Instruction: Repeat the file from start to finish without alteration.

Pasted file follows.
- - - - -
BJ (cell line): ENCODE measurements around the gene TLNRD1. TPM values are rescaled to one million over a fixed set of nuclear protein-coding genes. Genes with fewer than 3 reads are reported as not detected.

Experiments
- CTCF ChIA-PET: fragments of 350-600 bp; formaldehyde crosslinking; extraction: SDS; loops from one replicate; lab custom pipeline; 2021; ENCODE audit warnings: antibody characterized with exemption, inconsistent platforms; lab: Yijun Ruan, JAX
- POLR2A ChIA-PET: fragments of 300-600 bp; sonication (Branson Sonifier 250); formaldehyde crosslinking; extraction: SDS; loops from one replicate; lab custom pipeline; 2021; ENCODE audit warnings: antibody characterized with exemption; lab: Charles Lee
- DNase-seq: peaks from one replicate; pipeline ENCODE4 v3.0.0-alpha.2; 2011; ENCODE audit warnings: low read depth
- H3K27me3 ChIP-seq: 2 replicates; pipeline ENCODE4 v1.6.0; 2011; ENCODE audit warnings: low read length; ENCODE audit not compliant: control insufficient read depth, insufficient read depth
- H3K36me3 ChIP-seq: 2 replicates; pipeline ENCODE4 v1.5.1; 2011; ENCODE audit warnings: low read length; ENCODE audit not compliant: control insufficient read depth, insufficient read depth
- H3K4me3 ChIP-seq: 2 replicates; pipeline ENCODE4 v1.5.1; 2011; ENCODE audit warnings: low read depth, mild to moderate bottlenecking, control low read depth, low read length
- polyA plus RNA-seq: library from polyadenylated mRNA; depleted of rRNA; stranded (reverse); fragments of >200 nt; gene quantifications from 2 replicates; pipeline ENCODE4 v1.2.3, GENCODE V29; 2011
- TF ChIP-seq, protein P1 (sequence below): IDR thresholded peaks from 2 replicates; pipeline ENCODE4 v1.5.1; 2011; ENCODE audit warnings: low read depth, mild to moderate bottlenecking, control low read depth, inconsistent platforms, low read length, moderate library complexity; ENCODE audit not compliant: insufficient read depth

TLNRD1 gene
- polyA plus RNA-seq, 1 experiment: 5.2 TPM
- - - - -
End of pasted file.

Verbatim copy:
BJ (cell line): ENCODE measurements around the gene TLNRD1. TPM values are rescaled to one million over a fixed set of nuclear protein-coding genes. Genes with fewer than 3 reads are reported as not detected.

Experiments
- CTCF ChIA-PET: fragments of 350-600 bp; formaldehyde crosslinking; extraction: SDS; loops from one replicate; lab custom pipeline; 2021; ENCODE audit warnings: antibody characterized with exemption, inconsistent platforms; lab: Yijun Ruan, JAX
- POLR2A ChIA-PET: fragments of 300-600 bp; sonication (Branson Sonifier 250); formaldehyde crosslinking; extraction: SDS; loops from one replicate; lab custom pipeline; 2021; ENCODE audit warnings: antibody characterized with exemption; lab: Charles Lee
- DNase-seq: peaks from one replicate; pipeline ENCODE4 v3.0.0-alpha.2; 2011; ENCODE audit warnings: low read depth
- H3K27me3 ChIP-seq: 2 replicates; pipeline ENCODE4 v1.6.0; 2011; ENCODE audit warnings: low read length; ENCODE audit not compliant: control insufficient read depth, insufficient read depth
- H3K36me3 ChIP-seq: 2 replicates; pipeline ENCODE4 v1.5.1; 2011; ENCODE audit warnings: low read length; ENCODE audit not compliant: control insufficient read depth, insufficient read depth
- H3K4me3 ChIP-seq: 2 replicates; pipeline ENCODE4 v1.5.1; 2011; ENCODE audit warnings: low read depth, mild to moderate bottlenecking, control low read depth, low read length
- polyA plus RNA-seq: library from polyadenylated mRNA; depleted of rRNA; stranded (reverse); fragments of >200 nt; gene quantifications from 2 replicates; pipeline ENCODE4 v1.2.3, GENCODE V29; 2011
- TF ChIP-seq, protein P1 (sequence below): IDR thresholded peaks from 2 replicates; pipeline ENCODE4 v1.5.1; 2011; ENCODE audit warnings: low read depth, mild to moderate bottlenecking, control low read depth, inconsistent platforms, low read length, moderate library complexity; ENCODE audit not compliant: insufficient read depth

TLNRD1 gene
- polyA plus RNA-seq, 1 experiment: 5.2 TPM